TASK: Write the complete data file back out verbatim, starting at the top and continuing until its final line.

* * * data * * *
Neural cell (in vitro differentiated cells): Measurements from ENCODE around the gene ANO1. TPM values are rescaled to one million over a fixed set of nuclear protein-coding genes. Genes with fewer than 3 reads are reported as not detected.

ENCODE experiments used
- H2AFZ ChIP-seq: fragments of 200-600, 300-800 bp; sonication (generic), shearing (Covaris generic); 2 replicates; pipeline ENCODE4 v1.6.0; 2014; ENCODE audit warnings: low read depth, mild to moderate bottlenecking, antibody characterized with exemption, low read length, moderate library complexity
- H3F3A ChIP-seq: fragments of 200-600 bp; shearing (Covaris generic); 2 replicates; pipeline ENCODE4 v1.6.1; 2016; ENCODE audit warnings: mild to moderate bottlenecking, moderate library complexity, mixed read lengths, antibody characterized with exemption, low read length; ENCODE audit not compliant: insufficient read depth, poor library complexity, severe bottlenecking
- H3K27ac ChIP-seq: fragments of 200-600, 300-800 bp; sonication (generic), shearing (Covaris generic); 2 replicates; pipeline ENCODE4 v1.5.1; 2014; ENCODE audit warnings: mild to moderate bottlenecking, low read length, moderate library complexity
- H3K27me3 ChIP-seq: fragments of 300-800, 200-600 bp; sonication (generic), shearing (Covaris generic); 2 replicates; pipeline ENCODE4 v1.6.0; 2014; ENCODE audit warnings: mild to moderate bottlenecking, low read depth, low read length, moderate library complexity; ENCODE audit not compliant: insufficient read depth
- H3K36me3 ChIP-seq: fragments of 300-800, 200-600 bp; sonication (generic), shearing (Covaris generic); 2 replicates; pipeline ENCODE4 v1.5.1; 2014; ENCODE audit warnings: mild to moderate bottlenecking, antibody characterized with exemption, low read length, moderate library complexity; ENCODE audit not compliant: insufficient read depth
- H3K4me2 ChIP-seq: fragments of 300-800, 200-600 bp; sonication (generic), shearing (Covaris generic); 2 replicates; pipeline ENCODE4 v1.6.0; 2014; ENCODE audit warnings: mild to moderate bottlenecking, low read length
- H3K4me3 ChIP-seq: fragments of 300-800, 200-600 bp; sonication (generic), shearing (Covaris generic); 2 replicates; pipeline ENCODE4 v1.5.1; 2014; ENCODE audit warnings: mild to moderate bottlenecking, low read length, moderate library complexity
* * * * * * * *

Neural cell (in vitro differentiated cells): Measurements from ENCODE around the gene ANO1. TPM values are rescaled to one million over a fixed set of nuclear protein-coding genes. Genes with fewer than 3 reads are reported as not detected.

ENCODE experiments used
- H2AFZ ChIP-seq: fragments of 200-600, 300-800 bp; sonication (generic), shearing (Covaris generic); 2 replicates; pipeline ENCODE4 v1.6.0; 2014; ENCODE audit warnings: low read depth, mild to moderate bottlenecking, antibody characterized with exemption, low read length, moderate library complexity
- H3F3A ChIP-seq: fragments of 200-600 bp; shearing (Covaris generic); 2 replicates; pipeline ENCODE4 v1.6.1; 2016; ENCODE audit warnings: mild to moderate bottlenecking, moderate library complexity, mixed read lengths, antibody characterized with exemption, low read length; ENCODE audit not compliant: insufficient read depth, poor library complexity, severe bottlenecking
- H3K27ac ChIP-seq: fragments of 200-600, 300-800 bp; sonication (generic), shearing (Covaris generic); 2 replicates; pipeline ENCODE4 v1.5.1; 2014; ENCODE audit warnings: mild to moderate bottlenecking, low read length, moderate library complexity
- H3K27me3 ChIP-seq: fragments of 300-800, 200-600 bp; sonication (generic), shearing (Covaris generic); 2 replicates; pipeline ENCODE4 v1.6.0; 2014; ENCODE audit warnings: mild to moderate bottlenecking, low read depth, low read length, moderate library complexity; ENCODE audit not compliant: insufficient read depth
- H3K36me3 ChIP-seq: fragments of 300-800, 200-600 bp; sonication (generic), shearing (Covaris generic); 2 replicates; pipeline ENCODE4 v1.5.1; 2014; ENCODE audit warnings: mild to moderate bottlenecking, antibody characterized with exemption, low read length, moderate library complexity; ENCODE audit not compliant: insufficient read depth
- H3K4me2 ChIP-seq: fragments of 300-800, 200-600 bp; sonication (generic), shearing (Covaris generic); 2 replicates; pipeline ENCODE4 v1.6.0; 2014; ENCODE audit warnings: mild to moderate bottlenecking, low read length
- H3K4me3 ChIP-seq: fragments of 300-800, 200-600 bp; sonication (generic), shearing (Covaris generic); 2 replicates; pipeline ENCODE4 v1.5.1; 2014; ENCODE audit warnings: mild to moderate bottlenecking, low read length, moderate library complexity